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Sprains and Strains

Sprains and strains are common injuries. Their symptoms are usually graded according to how mild or severe they are. X-rays are not usually needed to diagnose a sprain or a strain.

What is a Sprain?

A sprain occurs when one or more of your ligaments have been stretched, twisted or torn. Ligaments are strong bands of tissue around joints, which connect one bone to another, and help to keep your bones together and stable.  Sprains often occur in ligaments around a joint, such as your ankle or your knee. However, the joint is not dislocated or fractured.  In a minor sprain, some of the fibres within the ligament are stretched. In more serious sprains, the ligament may be torn, either partially or completely.  A damaged ligament can cause inflammation, bruising and pain around the affected joint. The most common locations for sprains are the ankle, knee, thumb and wrist.

What is a Strain?

A muscle strain is a stretch or tear of the tissue or fibres that make up your muscles. Sometimes, a strain is referred to as 'pulling a muscle'.

Most muscle strains happen if a muscle is overstretched or forced to tighten (contract) too strongly.

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Treatment

Most mild to moderate sprains and strains can be treated at home.

Sprains and strains - using PRICE

Healthcare professionals advise that immediate treatment of sprains and strains should follow PRICE therapy. PRICE stands for protection, rest, ice, compression, and elevation. Advice relating to each of these areas is outlined below.

  • Protection - protect the injured area from further injury - for example, by using a support or in the case of an ankle injury, wearing shoes that enclose and support your feet, such as lace-ups.
  • Rest - stop the activity that caused the injury, and rest the injured joint or muscle. Avoid activity for the first 48-72 hours after you injure yourself. Your GP may recommend that you also use crutches.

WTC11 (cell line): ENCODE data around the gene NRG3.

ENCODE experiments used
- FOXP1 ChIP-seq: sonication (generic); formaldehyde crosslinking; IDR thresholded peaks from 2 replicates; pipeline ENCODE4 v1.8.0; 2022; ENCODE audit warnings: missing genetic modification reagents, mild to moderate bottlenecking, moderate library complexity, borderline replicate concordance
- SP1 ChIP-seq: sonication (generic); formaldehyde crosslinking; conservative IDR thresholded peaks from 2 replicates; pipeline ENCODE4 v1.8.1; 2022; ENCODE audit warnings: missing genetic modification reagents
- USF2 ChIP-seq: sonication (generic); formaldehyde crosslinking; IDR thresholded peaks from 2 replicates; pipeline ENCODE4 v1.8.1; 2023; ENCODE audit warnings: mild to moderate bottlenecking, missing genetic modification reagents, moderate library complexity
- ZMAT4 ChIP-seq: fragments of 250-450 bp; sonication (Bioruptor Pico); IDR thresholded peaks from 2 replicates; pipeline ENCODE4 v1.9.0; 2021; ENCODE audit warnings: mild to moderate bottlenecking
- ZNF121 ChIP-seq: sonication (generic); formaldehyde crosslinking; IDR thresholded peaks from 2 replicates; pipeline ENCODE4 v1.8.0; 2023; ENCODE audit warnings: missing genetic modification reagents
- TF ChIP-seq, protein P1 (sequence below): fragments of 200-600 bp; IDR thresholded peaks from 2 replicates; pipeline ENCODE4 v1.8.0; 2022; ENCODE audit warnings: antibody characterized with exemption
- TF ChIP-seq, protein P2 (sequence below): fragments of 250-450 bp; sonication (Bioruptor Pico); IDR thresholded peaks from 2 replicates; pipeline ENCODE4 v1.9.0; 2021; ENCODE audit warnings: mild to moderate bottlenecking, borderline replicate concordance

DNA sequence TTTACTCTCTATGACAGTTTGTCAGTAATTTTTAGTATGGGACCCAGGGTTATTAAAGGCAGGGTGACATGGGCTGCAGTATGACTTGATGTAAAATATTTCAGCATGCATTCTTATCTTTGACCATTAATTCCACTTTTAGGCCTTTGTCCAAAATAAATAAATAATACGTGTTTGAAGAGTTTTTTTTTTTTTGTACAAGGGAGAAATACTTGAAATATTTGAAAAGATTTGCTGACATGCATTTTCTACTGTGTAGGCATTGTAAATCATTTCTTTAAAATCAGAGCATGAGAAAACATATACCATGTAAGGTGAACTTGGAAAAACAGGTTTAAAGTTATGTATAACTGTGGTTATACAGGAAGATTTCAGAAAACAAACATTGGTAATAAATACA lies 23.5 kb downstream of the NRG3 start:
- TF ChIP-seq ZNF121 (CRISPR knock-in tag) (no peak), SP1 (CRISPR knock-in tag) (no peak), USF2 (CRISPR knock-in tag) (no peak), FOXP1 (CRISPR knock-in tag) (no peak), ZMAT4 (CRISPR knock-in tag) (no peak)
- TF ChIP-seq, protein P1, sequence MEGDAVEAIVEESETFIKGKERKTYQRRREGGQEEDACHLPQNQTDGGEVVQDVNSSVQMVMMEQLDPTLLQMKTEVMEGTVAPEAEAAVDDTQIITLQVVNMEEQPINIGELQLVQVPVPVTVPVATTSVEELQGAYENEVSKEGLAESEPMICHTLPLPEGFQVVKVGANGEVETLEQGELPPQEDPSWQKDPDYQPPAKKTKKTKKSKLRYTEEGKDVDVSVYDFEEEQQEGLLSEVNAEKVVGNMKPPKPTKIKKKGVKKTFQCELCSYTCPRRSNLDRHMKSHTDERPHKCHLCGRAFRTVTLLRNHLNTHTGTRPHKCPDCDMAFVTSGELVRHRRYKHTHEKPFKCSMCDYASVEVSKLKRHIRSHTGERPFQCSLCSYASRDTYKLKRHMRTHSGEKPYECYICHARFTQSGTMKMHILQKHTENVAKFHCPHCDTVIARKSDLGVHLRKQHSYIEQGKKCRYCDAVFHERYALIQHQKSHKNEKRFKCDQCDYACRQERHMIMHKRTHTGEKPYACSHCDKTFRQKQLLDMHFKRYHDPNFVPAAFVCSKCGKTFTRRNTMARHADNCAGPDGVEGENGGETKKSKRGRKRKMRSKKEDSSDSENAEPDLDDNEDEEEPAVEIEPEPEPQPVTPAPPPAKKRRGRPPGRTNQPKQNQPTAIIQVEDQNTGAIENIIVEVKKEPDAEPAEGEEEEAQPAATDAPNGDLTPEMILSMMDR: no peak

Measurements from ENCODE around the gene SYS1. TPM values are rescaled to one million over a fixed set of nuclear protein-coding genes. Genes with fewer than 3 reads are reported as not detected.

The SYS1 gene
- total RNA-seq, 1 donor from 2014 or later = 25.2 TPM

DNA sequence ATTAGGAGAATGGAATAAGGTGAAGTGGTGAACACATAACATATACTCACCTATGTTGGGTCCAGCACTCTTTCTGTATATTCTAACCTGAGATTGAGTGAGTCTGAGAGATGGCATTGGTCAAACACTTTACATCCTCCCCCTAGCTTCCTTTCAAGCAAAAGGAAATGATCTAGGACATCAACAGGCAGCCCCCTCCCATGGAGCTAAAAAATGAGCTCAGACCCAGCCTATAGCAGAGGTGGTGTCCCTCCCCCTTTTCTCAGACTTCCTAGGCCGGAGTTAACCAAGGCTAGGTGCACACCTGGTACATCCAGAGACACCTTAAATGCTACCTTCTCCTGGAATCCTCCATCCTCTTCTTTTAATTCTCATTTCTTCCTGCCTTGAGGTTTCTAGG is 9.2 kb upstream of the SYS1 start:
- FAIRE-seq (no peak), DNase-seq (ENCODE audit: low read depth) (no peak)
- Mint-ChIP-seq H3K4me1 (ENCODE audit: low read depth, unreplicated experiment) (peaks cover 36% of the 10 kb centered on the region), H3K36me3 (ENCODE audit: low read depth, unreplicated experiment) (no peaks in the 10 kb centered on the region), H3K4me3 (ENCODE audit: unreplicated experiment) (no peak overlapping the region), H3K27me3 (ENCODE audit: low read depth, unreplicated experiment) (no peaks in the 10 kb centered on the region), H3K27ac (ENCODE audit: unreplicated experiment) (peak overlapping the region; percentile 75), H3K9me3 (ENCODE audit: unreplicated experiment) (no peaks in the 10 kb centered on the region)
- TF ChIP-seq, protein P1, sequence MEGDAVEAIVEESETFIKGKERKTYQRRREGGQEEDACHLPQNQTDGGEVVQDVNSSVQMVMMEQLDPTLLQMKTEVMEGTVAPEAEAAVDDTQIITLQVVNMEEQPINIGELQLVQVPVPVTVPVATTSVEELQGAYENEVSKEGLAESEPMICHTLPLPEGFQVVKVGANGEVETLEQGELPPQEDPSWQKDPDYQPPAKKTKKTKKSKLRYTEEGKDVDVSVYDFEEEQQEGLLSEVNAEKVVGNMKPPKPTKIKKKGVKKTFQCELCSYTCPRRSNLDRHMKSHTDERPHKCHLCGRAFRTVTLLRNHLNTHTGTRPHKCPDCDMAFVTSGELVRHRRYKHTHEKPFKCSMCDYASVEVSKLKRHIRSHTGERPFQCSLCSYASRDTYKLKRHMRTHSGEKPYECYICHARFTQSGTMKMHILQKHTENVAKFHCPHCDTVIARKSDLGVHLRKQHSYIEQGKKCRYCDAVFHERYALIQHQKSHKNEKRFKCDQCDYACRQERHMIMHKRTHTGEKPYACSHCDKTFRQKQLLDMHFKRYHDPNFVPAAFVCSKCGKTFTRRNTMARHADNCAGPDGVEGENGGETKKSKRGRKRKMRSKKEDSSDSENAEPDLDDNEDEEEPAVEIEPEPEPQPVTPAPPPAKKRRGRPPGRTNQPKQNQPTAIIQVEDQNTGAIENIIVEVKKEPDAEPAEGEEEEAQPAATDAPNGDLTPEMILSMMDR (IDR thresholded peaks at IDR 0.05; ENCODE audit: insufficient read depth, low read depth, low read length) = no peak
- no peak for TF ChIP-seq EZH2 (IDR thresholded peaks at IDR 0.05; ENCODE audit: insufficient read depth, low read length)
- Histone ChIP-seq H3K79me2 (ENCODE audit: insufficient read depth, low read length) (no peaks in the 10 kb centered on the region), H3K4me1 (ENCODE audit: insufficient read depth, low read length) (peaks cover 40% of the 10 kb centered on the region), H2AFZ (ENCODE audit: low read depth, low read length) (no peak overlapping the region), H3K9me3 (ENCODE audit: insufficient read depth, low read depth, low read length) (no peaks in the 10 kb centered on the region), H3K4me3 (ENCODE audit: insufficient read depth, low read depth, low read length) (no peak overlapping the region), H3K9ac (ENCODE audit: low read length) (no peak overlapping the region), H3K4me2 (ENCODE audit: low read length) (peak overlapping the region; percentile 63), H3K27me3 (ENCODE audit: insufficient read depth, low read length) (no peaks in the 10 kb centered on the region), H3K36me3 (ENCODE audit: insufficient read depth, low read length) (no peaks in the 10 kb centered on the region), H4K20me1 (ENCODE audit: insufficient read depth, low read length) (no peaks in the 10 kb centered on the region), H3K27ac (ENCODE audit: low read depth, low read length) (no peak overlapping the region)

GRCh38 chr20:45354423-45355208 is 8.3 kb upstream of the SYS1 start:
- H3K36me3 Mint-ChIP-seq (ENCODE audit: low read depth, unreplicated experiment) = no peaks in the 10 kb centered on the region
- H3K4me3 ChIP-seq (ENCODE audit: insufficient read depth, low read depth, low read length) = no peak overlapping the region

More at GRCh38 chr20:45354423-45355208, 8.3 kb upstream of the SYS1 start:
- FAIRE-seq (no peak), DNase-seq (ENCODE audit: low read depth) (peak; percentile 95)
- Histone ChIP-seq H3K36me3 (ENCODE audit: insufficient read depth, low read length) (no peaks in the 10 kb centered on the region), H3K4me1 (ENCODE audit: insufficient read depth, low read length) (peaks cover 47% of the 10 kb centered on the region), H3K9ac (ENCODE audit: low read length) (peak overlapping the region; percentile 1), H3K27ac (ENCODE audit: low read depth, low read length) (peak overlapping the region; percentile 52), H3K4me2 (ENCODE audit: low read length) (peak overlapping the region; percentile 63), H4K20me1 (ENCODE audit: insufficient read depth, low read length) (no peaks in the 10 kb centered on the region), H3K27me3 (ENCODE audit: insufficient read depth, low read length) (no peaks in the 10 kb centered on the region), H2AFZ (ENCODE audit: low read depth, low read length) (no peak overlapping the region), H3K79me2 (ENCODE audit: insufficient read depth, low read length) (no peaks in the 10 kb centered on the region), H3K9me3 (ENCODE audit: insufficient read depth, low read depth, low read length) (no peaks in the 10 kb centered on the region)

• Ice - for the first 48-72 hours after the injury apply ice wrapped in a damp towel to the injured area for 15-20 minutes every 2-3 hours during the day. Do not leave the ice on while you are asleep and do not allow ice to touch your skin directly as this may cause a cold burn.
  • Compression - compress or bandage the injured area in order to limit any swelling and movement that could damage it further. You can use a crepe bandage, a simple elastic bandage or an elasticated tubular bandage. It should be wrapped snugly around the affected area but it should not be too tight. You should remove the bandage before you go to sleep.
  • Elevation - keep the injured area raised and supported on a pillow to help reduce the swelling. If your leg is injured you should avoid long periods of time where your leg is not raised.

Sprains and strains - avoiding HARM

For the first 72 hours after a sprain or muscle strain you should avoid HARM. This means you should avoid:

  • Heat - such as hot baths, saunas or heat packs (applying a controlled amount of heat to affected joints),
  • Alcohol - this will increase bleeding and swelling and decreases healing,
  • Running - or any other exercise that could cause more damage, and
  • Massage - which may increase bleeding and swelling.

Sprains - moving the injured joint

Healthcare professionals advise that you should not immobilise your injured joint and should not stop moving completely. As soon as the pain allows you to move your joint, you should start doing flexibility (range of motion) exercises. Your GP can give you information and advice about the exercises that will be suitable for you.

Strains - immobilising the injured muscle

The advice for muscle strains is different. For the first few days after the injury you are advised to immobilise your injured muscle and keep it still. If your injury is severe your GP may also recommend that you use crutches.

The length of time that you should keep your muscle immobile will depend on how severe your injury is. The aim is to allow the muscle to start healing so that you can move it without tearing or pulling it again in the same place.

After a few days you will probably be advised to start moving and using the muscle.

Recovery

Following a sprain or a strain, the length of time that it will take for you to recover will depend on how severe the injury is.

Depending on its severity after an ankle sprain you will probably be able to walk within 1-2 weeks after the injury. You may be able to use your ankle fully after 6-8 weeks and you will probably be able to return to sporting activities after 8-12 weeks.

Contact Details

Telephone: 07947 497654

Chiltern Therapies

Marlow

Buckinghamshire SL7 3RL